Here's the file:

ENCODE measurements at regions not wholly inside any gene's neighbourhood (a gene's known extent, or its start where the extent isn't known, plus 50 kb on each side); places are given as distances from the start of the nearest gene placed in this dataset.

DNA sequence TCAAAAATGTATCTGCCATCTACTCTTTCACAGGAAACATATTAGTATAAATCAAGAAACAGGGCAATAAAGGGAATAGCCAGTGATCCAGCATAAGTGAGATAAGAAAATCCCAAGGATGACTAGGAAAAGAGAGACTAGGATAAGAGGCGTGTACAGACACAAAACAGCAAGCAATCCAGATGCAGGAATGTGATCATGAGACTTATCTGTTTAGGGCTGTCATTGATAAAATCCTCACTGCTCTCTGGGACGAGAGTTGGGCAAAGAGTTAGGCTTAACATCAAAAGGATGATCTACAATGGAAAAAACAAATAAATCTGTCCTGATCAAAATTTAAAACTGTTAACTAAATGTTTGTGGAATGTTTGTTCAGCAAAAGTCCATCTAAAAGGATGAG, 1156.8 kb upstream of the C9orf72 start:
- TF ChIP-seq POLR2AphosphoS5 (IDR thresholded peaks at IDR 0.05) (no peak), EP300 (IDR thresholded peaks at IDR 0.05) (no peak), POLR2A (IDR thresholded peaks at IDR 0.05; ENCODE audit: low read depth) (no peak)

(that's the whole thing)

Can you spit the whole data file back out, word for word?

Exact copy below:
ENCODE measurements at regions not wholly inside any gene's neighbourhood (a gene's known extent, or its start where the extent isn't known, plus 50 kb on each side); places are given as distances from the start of the nearest gene placed in this dataset.

DNA sequence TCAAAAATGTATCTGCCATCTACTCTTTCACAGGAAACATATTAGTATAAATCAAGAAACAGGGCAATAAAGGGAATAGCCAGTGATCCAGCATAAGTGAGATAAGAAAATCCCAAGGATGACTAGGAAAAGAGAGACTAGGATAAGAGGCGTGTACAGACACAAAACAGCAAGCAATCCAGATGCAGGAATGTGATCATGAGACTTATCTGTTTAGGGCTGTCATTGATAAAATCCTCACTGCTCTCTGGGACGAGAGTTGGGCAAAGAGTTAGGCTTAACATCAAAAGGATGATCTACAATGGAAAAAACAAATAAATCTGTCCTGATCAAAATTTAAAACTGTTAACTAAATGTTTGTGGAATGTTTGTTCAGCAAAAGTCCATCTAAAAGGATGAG, 1156.8 kb upstream of the C9orf72 start:
- TF ChIP-seq POLR2AphosphoS5 (IDR thresholded peaks at IDR 0.05) (no peak), EP300 (IDR thresholded peaks at IDR 0.05) (no peak), POLR2A (IDR thresholded peaks at IDR 0.05; ENCODE audit: low read depth) (no peak)